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Krug v. Focus Receivables Management

May 11, 2010

DELORES KRUG, ET AL., PLAINTIFFS,
v.
FOCUS RECEIVABLES MANAGEMENT, LLC, DEFENDANT.



The opinion of the court was delivered by: Irenas, Senior District Judge

OPINION

Plaintiffs Dolores Krug, Bruce Huffman, Donald Marson, and Jonathan Supler, bring this putative class action lawsuit against Focus Receivables Management, LLC ("Focus"), alleging that Focus violated the Fair Debt Collection Practices Act (FDCPA), 15 U.S.C. §§ 1692 et seq. Focus moves to dismiss the Complaint pursuant to Fed. R. Civ. P. 12(b)(6), and moves to dismiss the class action allegations. For the reasons that follow, the Motion will be denied without prejudice as to the class action allegations, and denied with prejudice in all other respects.

I.

The Complaint alleges that at various times throughout 2008 and 2009, Focus attempted to collect debts from each individual Plaintiff by leaving them several telephonic voicemail messages. Each of the alleged messages are similar. Examples include:

C "'Hello, please contact Julie Lewis at 866-918- 2469 regarding a personal business matter. Again, that number is 866-918-2469. Thank you.'" (Compl. ¶ 29)

C "'This message is for-- Bruce Huffman. This is Miss Mack, I am requesting a call back from you today. You can contact my office toll-free, 1-888-379-9266; my direct extension is 2001. Again, it is imperative that you do contact my office today. This is not a sales or solicitation call, contact my office, 1-888-379-9266.'" (Compl. ¶ 37)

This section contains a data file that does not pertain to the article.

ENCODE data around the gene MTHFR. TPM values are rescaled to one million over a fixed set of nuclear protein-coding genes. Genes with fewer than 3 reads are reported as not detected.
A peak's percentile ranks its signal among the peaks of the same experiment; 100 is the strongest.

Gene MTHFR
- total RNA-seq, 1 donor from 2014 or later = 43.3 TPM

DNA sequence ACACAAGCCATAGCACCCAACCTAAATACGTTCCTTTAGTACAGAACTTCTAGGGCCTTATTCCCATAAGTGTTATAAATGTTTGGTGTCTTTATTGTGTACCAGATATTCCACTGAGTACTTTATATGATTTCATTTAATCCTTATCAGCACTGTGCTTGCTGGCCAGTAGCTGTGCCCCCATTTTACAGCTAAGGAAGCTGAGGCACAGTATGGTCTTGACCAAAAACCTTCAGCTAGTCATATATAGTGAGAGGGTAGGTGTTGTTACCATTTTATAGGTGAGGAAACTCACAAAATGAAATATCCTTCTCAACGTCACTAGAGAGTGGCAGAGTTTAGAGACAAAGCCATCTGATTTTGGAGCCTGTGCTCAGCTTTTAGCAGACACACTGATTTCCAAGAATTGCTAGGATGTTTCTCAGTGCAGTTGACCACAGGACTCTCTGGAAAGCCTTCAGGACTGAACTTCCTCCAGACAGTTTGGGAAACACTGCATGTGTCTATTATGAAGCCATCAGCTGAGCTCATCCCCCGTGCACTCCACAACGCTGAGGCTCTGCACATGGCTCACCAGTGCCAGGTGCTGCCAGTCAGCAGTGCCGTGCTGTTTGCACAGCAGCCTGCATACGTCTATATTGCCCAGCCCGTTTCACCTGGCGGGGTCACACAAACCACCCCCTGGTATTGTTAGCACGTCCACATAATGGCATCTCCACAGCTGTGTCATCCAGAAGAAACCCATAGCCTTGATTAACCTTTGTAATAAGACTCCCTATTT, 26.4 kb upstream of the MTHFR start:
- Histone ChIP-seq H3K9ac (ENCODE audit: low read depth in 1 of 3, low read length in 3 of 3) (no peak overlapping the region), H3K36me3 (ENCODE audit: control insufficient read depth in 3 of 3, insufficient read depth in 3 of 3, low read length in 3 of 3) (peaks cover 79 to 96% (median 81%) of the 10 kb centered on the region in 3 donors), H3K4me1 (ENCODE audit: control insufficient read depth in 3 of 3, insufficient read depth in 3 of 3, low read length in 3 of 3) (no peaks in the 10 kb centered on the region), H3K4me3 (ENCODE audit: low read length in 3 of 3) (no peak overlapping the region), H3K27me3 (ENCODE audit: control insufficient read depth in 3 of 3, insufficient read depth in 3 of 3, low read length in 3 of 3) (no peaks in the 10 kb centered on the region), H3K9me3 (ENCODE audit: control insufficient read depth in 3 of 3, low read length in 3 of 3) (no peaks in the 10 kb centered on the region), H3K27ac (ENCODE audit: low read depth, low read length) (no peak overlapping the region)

C "'Please call Ashley Boyle at 1-877-623-6287. Once again, my number is 1-877-623-6287. Thank you.'" (Compl. ¶ 47)

C "'Please contact the office of Michelle Murray. I can be reached at 1-800-514-4778. This is regarding an important business matter. Again, contact my office at 1-800-514-4778. Thank you.'" (Compl. ¶ 56)

None of the alleged messages include the words "debt," "collect," or other similar words.

Plaintiffs assert that these messages violate the FDCPA because they fail to disclose (a) Focus's identity; (b) that the call is from a debt collector; and (c) "the purpose or nature of the communication (i.e., an attempt to collect a debt)." (Compl. ¶ 17)

As noted above, Focus moves to dismiss the Complaint.

II.

Federal Rule of Civil Procedure 12(b)(6) provides that a court may dismiss a complaint "for failure to state a claim upon which relief can be granted." In order to survive a motion to dismiss, a complaint must allege facts that raise a right to relief above the speculative level. Bell Atlantic Corp. v. Twombly, 550 U.S. 544, 555 (2007); see also Fed. R. Civ. P. 8(a)(2). While a court must accept as true all allegations in the plaintiff's complaint, and view them in the light most favorable to the plaintiff, Phillips v. County of Allegheny, 515 F.3d 224, 231 (3d Cir. 2008), a court is not required to accept sweeping legal conclusions cast in the form of factual allegations, unwarranted inferences, or unsupported conclusions. Morse v. Lower Merion Sch. Dist., 132 F.3d 902, 906 (3d Cir. 1997). The complaint must state sufficient facts to show that the legal allegations are not simply possible, but plausible. Phillips, 515 F.3d at ...


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